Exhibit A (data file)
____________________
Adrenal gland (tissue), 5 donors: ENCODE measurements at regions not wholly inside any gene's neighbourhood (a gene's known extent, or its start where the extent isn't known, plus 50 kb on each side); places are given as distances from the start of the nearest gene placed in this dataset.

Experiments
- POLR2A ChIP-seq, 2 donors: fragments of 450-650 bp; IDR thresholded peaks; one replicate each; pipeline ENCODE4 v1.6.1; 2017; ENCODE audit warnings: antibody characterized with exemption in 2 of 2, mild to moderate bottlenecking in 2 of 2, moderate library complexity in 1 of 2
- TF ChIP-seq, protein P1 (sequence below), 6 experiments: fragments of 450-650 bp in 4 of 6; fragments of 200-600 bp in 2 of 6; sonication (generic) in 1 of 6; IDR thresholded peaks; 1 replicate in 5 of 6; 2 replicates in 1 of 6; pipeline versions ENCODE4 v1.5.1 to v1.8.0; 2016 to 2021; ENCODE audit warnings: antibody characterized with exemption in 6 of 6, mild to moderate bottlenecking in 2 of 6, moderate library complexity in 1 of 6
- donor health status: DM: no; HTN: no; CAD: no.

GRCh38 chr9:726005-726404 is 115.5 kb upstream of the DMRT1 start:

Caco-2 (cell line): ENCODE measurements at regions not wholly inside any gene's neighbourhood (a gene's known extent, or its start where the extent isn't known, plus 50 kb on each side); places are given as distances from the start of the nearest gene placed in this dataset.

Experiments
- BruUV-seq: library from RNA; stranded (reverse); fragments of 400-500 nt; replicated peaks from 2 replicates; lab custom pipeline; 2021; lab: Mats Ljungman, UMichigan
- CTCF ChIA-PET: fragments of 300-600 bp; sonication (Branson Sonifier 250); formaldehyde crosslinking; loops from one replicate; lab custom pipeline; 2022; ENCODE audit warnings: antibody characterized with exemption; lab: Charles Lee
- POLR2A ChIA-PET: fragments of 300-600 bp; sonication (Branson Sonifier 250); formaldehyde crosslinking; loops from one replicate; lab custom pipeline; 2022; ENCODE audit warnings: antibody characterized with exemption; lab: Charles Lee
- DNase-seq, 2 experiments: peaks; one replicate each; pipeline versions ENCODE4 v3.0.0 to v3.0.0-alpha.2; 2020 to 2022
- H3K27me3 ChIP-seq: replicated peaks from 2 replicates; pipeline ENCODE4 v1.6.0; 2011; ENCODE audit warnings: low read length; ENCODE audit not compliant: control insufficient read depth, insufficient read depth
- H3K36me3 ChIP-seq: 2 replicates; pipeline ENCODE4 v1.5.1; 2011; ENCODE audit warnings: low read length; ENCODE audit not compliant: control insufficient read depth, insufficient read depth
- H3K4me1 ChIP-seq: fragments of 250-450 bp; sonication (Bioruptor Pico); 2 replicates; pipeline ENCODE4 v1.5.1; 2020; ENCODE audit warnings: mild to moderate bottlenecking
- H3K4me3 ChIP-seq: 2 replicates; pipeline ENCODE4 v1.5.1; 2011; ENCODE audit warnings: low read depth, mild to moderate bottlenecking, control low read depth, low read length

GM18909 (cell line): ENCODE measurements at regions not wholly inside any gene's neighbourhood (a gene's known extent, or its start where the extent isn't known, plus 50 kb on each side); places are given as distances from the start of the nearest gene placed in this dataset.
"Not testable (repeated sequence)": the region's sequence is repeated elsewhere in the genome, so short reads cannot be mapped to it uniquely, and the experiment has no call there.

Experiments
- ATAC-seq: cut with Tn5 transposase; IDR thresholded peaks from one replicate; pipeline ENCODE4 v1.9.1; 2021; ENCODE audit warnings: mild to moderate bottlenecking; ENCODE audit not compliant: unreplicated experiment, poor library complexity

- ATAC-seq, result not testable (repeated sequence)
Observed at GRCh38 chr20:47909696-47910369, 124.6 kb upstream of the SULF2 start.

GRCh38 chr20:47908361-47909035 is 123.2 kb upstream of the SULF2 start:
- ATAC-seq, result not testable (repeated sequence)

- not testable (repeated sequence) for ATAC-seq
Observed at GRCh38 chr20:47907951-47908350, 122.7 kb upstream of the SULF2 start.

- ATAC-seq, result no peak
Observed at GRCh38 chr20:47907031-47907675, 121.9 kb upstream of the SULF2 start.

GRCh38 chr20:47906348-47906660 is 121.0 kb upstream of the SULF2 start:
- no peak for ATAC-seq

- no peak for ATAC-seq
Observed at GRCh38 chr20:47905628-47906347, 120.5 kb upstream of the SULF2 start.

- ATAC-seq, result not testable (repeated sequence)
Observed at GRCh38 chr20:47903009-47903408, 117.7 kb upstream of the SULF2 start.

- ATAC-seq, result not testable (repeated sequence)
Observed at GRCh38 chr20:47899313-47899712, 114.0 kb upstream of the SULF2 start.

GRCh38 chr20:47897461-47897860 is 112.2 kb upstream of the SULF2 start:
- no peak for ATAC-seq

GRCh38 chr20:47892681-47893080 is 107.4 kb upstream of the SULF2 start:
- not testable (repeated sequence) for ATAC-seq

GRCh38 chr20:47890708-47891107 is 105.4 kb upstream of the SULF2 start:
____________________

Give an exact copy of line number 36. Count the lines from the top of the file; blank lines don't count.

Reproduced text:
Observed at GRCh38 chr20:47899313-47899712, 114.0 kb upstream of the SULF2 start.